Kiese and Tressie both wrote for, to, and about those of us who carry Blackness with us everywhere we go. The thin white woman beside me folds her legs all the way up and gathers her knees to her chest. Her elbow is in my way and it nearly pokes me. “I’m so tiny,” […]
There is no Justice for Asifa Bano Without Freedom for Kashmir
To do justice by Asifa would be to recognize that in her tragedy lies the story of thousands of women and girls in Kashmir who have experienced the same crimes fueled by the same ideologies.
[CW/TW: mention of r/pe or sexual assault, and murder.]
By Manaal Farooqi
When news of an abduction, rape and murder of an 8-year-old girl in India broke loose earlier this month, the response was polarizing within the nation and amongst its diaspora. Asifa Bano was sexually assaulted for days then murdered by several men, also happened to be a Muslim Kashmiri in Indian occupied Kashmir.
The Hindu men who tortured and murdered Asifa were found and arrested, but have received sympathies and demonstrations for their release from Hindu nationalists across the country. The men allegedly committed the crime to drive away Asifa’s family and community, the nomadic Bakarwal tribe members.
The injustice has been framed as isolated from the overall occupation and atrocities that have been committed in the past decades in Kashmir, but the history of violence, sexual assault and more in the region has been an intrinsic part of this cycle of violence.
Hindu nationalism has been on the rise since the election of Prime Minister Narendra Modi of the Bharatiya Janata Party (BJP) in 2014, which is the political extension of the Rashtriya Swayamsevak Sangh (RSS) who are committed to creating a Hindu nationalist state. While these changes in government and policies have swept the nation since 2014, these issues have affected the people of Kashmir for far longer.
Indian occupied Kashmir has dealt with clashes and insurgencies since 1965, at times with the help of the Pakistani state as well. In current times, the insurgency continues on a different scale with alternative tactics since 2017 — dubbed as the “year of the student uprising”— including mass protests and rallies.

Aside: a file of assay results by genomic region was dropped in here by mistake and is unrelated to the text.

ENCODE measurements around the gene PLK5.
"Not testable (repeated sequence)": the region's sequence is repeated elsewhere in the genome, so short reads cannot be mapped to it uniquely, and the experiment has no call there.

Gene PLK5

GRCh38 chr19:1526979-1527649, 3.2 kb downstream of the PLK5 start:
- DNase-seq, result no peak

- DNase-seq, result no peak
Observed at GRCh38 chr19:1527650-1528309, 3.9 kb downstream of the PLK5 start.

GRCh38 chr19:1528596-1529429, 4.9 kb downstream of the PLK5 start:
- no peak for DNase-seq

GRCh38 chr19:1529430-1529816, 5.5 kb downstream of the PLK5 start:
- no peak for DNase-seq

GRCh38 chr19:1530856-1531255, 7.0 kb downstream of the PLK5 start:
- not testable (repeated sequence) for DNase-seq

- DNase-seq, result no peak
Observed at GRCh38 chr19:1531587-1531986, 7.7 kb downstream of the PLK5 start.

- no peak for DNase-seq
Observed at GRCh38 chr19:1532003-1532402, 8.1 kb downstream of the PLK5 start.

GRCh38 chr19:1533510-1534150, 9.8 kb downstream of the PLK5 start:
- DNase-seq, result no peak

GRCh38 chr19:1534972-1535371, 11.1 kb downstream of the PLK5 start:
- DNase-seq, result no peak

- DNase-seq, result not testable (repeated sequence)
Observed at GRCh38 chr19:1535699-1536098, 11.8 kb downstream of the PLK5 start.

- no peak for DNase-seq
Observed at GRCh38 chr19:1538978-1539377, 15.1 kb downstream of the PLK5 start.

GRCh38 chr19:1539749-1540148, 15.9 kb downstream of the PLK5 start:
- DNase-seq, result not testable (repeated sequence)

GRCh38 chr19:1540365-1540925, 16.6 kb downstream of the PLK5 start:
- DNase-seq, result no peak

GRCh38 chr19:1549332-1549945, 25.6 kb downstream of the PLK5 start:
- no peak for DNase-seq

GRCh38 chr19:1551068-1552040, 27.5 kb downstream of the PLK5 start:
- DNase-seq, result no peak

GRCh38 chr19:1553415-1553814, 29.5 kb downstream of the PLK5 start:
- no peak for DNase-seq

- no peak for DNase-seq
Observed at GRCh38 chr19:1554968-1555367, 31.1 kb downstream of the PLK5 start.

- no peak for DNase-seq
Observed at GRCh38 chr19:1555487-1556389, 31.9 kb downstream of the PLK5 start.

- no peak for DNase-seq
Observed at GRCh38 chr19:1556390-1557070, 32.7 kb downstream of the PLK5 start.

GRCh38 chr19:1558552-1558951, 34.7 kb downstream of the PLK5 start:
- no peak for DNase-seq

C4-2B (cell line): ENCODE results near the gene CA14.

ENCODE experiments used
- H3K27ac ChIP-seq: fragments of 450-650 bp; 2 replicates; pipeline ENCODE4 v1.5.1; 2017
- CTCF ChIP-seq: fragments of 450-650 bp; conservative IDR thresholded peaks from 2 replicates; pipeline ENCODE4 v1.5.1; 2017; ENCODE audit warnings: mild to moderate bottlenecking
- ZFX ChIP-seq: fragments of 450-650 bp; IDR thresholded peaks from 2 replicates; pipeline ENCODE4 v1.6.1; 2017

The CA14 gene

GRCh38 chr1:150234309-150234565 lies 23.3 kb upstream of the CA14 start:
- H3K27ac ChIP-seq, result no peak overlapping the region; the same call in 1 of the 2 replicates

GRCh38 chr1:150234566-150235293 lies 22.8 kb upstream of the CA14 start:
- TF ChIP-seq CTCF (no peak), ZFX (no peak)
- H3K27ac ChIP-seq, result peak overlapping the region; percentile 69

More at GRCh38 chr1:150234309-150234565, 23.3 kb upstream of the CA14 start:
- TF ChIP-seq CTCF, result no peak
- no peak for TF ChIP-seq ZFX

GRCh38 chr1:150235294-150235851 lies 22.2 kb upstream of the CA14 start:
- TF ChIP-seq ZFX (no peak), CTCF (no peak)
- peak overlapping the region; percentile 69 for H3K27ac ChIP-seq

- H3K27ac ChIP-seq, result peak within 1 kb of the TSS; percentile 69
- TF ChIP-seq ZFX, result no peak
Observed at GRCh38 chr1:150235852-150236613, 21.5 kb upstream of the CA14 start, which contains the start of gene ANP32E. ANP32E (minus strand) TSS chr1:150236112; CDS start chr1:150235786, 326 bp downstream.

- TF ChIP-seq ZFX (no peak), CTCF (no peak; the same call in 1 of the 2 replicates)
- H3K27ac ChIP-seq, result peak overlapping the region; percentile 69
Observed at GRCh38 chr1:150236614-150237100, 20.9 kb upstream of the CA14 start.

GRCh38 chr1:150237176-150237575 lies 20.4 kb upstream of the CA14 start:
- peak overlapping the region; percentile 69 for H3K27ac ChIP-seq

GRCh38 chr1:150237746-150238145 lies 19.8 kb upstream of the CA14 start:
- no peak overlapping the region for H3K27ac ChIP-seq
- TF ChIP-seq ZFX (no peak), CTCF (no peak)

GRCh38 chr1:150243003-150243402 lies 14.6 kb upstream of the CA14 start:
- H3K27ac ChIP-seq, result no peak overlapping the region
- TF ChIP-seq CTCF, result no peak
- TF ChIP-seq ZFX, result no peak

This particular generation has been raised in occupation for their entire lives and with the BJP in power they are experiencing the national shift with a deeper sense of estrangement from the state. With comments from both the BJP and Modi asking Kashmiri youth to choose between “tourism and terrorism”, the already established lack of faith in the state and government has deepened.
With 90% of those in Indian occupied Kashmir in favor of independence of the state, protests, insurgencies and rallies calling for Azadi, or freedom, have been a trend for decades.
Human rights abuses by military personnel without any penalty for the officers in question are commonplace in Kashmir, like when an “officer strapped a civilian atop a military vehicle as a human shield against stone-throwing protesters in Kashmir.” As of 2015 alone, there have been 1,080 extrajudicial killings, 272 enforced disappearances in the region, along with the 60,000 people who have been killed in the past two decades. Kashmir was also the place of the world’s first mass blinding in 2016, with 6,000 who were injured, including more than 1,100 with permanent eye damage with the use of metal pellets.